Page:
What is Kwanzaa? Growing up, I always imagined it as a sort of black Christmas and I always felt cheated by the fact that my family didn’t celebrate it. I felt like I was the only black person who didn’t know what Kwanzaa meant, but as comedian and actress Kerry Coddett highlights in her web series “Kwanzaa Actually,” a lot of people don’t know much about the holiday. Kwanzaa is celebrated around the same time as Christmas, taking place for a week between Dec. 26 and Jan. 1, and this year, Kwanza Crawl returns in Brooklyn and Harlem. Kwanzaa Crawl is a pub crawl that seeks to celebrate black-owned bars, à la the popular Santa Con festivities. Attendees are encouraged to wear clothing that celebrates their culture, history, and makes them feel unapologetically black. This year, Coddett is hosting the second annual Kwanzaa crawl on Dec. 26, 2017, in New York City.
The actual Kwanzaa tradition itself celebrates a week of festivities, created in 1966 by Maulana Karenga, to honor African tradition within black American culture. The name Kwanzaa is taken from the Swahili phrase, matunda ya kwanza, meaning “first fruits of the harvest” or “first fruits.” The use of Swahili, an East African language, when the Atlantic slave trade brought African people to America from West Africa, was chosen to symbolize Pan-Africanism, a concept that was increasingly popular during the 1960s.
Each day of Kwanzaa is dedicated to one of the following seven principles of Kwanzaa: Umoja (unity), Kujichagulia (self-determination), Ujima (collective work and responsibility), Ujamaa (cooperative economics), Nia (purpose), Kuumba (creativity), and Imani (faith). Celebrations can vary, with many communities holding their own events full of song, poetry, dance, and etc.
So, if you’re in the New York City area and thinking of going to Kwanzaa Crawl this year, here are 10 black-owned companies whose work you should check out to prep for the day. If you can't make it, consider supporting these brands anyway in honor of what the crawl stands for: supporting black-owned businesses in any capacity.
1. School of Thought Collection
School of Thought Collection, $35-40, Philadelphia Print Works
Founded in 2010 by Maryam Pugh and Ruth Perez, Philadelphia Print Works is known for its commitment to social justice by creating digital and physical space for creative collaboration around activism. Embodying the principle of Kuumba, it takes care to pay homage to the works of James Baldwin, Audre Lorde, and other greats through its “School of Thought” collection. Philadelphia Print Works is a brand you should definitely support!
2. Vintage Happiness Dress
Vintage Happiness Dress, $98, Nakimuli
Founded by Tennille McMillan, Nakimuli provides clothing for women of all shapes and sizes that’s affordable and fashion-forward. Consider popping out in this gorgeous Vintage Happiness Dress. With bold colors such as purple, red, green, and its flower print, this piece will definitely be an eye-catcher during your Kwanzaa celebrations.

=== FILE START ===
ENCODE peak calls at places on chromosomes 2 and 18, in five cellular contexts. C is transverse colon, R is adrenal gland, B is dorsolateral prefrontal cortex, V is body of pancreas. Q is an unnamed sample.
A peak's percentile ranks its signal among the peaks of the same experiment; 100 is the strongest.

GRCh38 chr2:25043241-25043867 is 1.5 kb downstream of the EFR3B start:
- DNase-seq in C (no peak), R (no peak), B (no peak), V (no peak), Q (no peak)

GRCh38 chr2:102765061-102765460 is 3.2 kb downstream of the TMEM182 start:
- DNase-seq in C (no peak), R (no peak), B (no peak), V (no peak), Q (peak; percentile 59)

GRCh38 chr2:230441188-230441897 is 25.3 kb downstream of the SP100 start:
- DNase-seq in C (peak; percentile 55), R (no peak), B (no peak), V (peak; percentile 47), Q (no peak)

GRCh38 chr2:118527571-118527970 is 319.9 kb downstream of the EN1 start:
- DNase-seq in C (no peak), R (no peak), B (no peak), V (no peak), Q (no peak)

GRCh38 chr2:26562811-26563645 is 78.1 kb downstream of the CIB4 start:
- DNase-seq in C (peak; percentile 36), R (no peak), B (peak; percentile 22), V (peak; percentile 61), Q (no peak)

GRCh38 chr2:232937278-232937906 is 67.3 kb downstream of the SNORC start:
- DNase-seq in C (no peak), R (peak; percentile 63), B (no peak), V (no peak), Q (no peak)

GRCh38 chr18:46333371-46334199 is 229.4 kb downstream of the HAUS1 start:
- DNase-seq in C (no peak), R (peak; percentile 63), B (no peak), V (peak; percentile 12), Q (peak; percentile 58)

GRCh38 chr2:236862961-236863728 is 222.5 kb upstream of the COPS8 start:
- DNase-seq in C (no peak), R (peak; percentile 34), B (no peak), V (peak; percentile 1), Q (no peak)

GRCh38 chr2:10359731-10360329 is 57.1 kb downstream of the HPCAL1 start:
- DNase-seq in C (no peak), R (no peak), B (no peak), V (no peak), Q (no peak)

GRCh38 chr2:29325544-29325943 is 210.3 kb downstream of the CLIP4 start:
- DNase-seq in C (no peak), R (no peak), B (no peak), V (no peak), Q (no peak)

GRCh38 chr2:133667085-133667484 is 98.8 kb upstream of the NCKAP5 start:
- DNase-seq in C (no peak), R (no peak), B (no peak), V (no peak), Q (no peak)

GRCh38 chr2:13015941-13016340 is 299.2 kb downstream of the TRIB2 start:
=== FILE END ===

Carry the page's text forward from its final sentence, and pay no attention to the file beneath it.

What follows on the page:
3. Hand-Printed Headwraps
Hand printed Headwraps, $28, The Wrap Life
A good outfit is all about the accessories. Founded by Nnnenna Stella, The Wrap Life is dedicated to providing black people with a wide variety of scarves, and includes tutorials on how to wrap your hair if you’re new to all of this. If you really want a statement piece you can rock throughout the year, check out its handprinted collection, where no two scarves are the same.
4. A Statement Top
Nia Top, $50, Simply Cecily
Here, you can find a contemporary clothing line aimed at fusing traditional West African style with the flair of American design. Pair this Nia top with some jeans and you have a quick, practical, and stylish look!
5. A Patterned Shirt
Jasmine Shirt, $80, Christian Omeshun
Dedicated to designing clothes “for the ambitious, curvy woman who stops the show with her charismatic sense of style,” this is a brand you should check out! The pattern of this Jasmine top, with its ruffled sleeves, makes it a cute shirt that can easily be paired with plain jeans for a quieter style or a loud skirt that really helps it pop. Christian Omeshun also offers customization on all outfits.
6. A Graphic Print Tank
Baby Hair & Afro Puffs, $30, Malaika Apparel
Founded by Rita Bunatal and embodying kujichagulia, Malaika Apparel is all about defying contemporary norms while celebrating black people. It is “a call for agency and the empowerment of the Black/African diaspora.” This top is a great way to embrace your own baby hair and afro puffs.
7. A Cute Tee
Tommie Stripe Tee, $90, William Okpo
This red, white, and midnight blue graphic stripes tee is a nod to '70s inspired fashion that makes for a unique, comfortable look. William Okpo is a womenswear collection designed by sisters Darlene and Lizzy Okpo, offering an aesthetic that you won’t be able to find anywhere else.
Regal Custom Tee, $45, Jag & Co
These designs by E. Jaguar Bekford (Jag) offer pieces “for men, women, the fashion forward, and the fashion novice.” Jag & Co is especially unique in its green approach — part of its corporate social responsibility — in which green products are made by designing, redesigning, using, and reusing clothing components such as metal parts, buttons, and zippers.
9. A T-Shirt Dress
Royal T-Shirt Dress, $50, Yatir Clothing
There is nothing better than the vicious comeback velvet has made within the past year. This T-shirt dress is definitely a comfortable piece that’ll have you looking extraordinary. Yatir Clothing specializes in clothing for plus-size women, from tees to dresses and custom pieces, so make sure to check it out.
10. A Colorful Button-Down
Mola Colors Button Down, $55, Stuzo Clothing
This 100 percent cotton button down comes from Stuzo Clothing, a fashion brand started by Michelli and Uzo Ejikeme. Stuzo Clothing is a genderless company with a mission to create space for all in fashion. Definitely check out this dope brand.